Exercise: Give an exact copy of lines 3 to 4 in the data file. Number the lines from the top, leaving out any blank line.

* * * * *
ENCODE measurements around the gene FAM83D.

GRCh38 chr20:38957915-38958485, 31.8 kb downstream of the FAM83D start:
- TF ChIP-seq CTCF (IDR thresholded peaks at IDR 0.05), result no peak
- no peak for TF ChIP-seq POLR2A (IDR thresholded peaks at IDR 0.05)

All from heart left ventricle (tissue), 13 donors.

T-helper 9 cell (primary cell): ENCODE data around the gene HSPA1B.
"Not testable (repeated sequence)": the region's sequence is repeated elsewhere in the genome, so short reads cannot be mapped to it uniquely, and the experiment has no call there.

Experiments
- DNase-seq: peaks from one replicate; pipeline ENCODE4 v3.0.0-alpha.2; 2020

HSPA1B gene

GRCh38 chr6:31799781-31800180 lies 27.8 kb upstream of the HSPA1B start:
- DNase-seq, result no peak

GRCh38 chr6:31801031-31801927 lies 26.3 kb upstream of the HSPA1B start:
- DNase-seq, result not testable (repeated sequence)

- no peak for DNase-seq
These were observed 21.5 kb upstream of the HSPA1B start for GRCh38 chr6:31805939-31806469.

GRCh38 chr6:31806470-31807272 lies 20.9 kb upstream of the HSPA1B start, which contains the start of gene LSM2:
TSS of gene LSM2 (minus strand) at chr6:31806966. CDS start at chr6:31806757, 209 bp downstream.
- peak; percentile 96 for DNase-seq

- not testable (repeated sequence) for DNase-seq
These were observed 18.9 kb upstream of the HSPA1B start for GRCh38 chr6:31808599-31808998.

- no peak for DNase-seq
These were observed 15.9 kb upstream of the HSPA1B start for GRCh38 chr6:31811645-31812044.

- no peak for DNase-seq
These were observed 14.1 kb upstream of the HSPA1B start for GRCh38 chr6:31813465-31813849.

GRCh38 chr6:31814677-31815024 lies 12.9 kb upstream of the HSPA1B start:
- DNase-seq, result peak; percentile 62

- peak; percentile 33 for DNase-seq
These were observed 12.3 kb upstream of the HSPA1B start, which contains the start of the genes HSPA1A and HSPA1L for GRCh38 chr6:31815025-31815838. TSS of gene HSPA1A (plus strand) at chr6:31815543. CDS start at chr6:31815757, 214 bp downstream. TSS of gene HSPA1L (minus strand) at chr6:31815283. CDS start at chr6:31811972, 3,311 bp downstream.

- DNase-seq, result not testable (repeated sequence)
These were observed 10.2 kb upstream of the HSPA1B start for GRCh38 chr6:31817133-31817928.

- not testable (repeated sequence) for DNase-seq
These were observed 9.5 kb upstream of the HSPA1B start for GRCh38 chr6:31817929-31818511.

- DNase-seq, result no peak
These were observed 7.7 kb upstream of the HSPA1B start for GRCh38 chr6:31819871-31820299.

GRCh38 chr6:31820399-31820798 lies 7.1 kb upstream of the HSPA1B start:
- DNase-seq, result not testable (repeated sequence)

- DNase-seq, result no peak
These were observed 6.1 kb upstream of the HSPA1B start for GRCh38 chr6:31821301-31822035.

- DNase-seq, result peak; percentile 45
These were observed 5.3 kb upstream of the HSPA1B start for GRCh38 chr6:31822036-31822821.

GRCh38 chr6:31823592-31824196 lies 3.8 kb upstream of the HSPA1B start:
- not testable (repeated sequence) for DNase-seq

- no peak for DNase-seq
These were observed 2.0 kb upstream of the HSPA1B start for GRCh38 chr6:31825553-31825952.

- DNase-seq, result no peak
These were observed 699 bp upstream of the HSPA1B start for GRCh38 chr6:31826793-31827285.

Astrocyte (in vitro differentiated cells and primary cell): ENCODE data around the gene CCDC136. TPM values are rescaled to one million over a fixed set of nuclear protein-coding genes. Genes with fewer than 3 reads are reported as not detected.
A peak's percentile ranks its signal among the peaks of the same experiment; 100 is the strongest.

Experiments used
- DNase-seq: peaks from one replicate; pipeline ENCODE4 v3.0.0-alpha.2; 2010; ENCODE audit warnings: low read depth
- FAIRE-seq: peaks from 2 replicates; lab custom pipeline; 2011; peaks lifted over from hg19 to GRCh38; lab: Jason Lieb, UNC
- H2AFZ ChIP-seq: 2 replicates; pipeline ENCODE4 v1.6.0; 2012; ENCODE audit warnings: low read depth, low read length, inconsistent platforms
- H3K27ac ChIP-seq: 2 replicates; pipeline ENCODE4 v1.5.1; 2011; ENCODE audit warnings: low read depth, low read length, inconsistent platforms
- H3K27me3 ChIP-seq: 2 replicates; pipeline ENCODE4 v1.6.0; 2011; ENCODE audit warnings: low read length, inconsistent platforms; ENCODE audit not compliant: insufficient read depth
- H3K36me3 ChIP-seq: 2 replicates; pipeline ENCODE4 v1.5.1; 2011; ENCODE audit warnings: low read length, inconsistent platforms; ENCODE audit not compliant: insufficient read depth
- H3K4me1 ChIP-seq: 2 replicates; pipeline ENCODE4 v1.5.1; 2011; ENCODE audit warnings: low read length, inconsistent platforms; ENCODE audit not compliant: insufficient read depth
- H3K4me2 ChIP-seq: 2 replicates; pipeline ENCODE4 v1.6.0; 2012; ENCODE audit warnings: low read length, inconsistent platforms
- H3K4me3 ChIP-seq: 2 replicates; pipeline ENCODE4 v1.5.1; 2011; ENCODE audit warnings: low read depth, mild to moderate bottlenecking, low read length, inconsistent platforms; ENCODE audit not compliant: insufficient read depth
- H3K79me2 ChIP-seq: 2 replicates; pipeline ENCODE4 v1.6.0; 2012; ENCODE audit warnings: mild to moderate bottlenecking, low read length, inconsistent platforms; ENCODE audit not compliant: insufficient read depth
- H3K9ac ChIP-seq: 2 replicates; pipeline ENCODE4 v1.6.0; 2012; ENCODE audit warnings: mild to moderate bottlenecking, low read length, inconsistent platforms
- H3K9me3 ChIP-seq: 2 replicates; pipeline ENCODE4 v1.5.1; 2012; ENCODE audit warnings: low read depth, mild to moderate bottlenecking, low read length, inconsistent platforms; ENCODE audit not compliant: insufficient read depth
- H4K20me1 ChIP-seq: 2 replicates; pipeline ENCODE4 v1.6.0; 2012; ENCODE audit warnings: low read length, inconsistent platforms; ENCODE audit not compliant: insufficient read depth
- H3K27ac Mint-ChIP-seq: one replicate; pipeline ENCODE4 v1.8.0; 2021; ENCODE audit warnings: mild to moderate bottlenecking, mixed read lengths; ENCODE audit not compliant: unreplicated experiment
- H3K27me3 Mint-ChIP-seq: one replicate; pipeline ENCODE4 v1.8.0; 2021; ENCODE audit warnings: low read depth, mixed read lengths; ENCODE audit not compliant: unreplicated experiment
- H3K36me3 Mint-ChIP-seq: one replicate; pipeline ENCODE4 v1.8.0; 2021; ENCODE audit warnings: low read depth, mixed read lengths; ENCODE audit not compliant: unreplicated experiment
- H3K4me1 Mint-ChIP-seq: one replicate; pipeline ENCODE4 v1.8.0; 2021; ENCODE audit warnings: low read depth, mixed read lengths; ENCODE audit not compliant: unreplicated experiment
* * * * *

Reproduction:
- TF ChIP-seq CTCF (IDR thresholded peaks at IDR 0.05), result no peak
- no peak for TF ChIP-seq POLR2A (IDR thresholded peaks at IDR 0.05)